The separation of church and state is a concept that has seen growing popularization as of late. Many of the proposition 8 protesters have cited separation of church and state as legal justification for their cause. The ACLU continually harps on the legal wedge between the sacred and the secular and seeks to widen the gap at every opportunity (When it deals with the Christian religion anyway). The Supreme Court has made many moves toward secularism in the latter part of the twentieth century. Secularization seems to be a growing fad just about everywhere these days, and many secularists have gone as far as to try and limit religious freedoms in a country that was founded on the basis of religious freedom.
This concept of separation between church and state is severely misunderstood by most Americans today. The truth is that neither the constitution, nor any other founding document mentions anything about the separation of church and state. The Bill of rights does say: “Congress shall make no law respecting an establishment of religion, or prohibiting the free exercise thereof” But does this constitute separation of church and state? In a way it does. The early Americans had fled oppression from governments that were politically intertwined with a state church that dominated all religious activity. These state churches had become more interested in political power and vain tradition than the practice of true religion. It was for this reason that many sincere believers left their state-sponsored churches and established a new life in a new world. The makers of the constitution wanted to preserve this heritage in writing by striking out any possibility of a state sponsored church that would violate the freedom of citizens to act according to their own religious convictions.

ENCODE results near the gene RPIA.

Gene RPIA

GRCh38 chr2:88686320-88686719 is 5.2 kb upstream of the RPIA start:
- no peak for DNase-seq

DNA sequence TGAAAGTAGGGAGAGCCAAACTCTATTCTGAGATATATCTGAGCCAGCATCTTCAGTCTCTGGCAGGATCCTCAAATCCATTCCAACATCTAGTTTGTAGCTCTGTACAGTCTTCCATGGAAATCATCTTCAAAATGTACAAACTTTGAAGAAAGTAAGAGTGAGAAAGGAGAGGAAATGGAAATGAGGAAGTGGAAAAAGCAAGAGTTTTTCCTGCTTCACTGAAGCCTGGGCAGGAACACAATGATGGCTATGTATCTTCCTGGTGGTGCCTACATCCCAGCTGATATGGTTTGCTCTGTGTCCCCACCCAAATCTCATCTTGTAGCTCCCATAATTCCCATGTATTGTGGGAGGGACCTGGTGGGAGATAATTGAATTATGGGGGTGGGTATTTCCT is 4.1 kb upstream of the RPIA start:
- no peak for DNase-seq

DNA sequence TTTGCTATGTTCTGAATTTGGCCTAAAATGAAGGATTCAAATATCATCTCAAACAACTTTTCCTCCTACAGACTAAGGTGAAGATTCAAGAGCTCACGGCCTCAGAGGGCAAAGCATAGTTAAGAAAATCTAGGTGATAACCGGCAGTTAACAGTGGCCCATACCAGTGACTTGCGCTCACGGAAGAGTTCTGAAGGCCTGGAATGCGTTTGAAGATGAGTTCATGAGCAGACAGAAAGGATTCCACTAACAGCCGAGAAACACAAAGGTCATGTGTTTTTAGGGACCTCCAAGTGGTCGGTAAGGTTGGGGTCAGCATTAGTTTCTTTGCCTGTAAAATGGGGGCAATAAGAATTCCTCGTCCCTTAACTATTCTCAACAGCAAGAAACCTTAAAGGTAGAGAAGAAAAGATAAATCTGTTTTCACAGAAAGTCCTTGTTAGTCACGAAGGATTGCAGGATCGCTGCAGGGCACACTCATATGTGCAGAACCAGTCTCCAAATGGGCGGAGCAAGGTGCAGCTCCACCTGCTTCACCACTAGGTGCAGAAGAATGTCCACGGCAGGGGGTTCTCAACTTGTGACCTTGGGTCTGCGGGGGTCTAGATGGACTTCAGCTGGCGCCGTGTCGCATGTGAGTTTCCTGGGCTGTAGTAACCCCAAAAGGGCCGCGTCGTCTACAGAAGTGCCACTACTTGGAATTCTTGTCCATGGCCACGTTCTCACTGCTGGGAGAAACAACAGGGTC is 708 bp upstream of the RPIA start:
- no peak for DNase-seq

This form of separation of church and state is nothing like the modern concept that is being propagated by secular and moral progressives. According to some, any time a person acts out their religious convictions in a voting booth they are violating the separation principle. Nothing could be further from the truth; our nation is steeped in the tradition of citizens and leaders acting out their religious beliefs in office, or with a ballot. Any true scholar of American history can see that this country been shaped by the Judeo-Christian ethic. This Christian foundation would have been impossible if the majority of Americans had a problem with church principles interacting with the government. Here are some examples that display the mindset that shaped our country:
“On my arrival in the United States, the religious aspect of the country was the first thing that struck my attention” - Alexis de Tocqueville
“Our Constitution was made only for a moral and religious people. It is wholly inadequate for the government of any other” - Jon Adams
“Of all the disposition and habits which lead to political prosperity, religion and morality are indispensable supports" - George Washington
"This is a religious nation… We are a Christian people.” - United States Supreme Court(The Church of The Holy Trinity Vs. The United States)
If there are people that are discontent to live in a country that has been largely shaped by Christian principles, and in which religious principles have often dominated the public square, then they are free to move to a society that has been founded solely on secularism. Russia comes to mind readily. Send me a postcard from the Kremlin, Comrade!
P.S. This only scratches the surface of the information available on Religion in American History. More to come on Founder's Friday!
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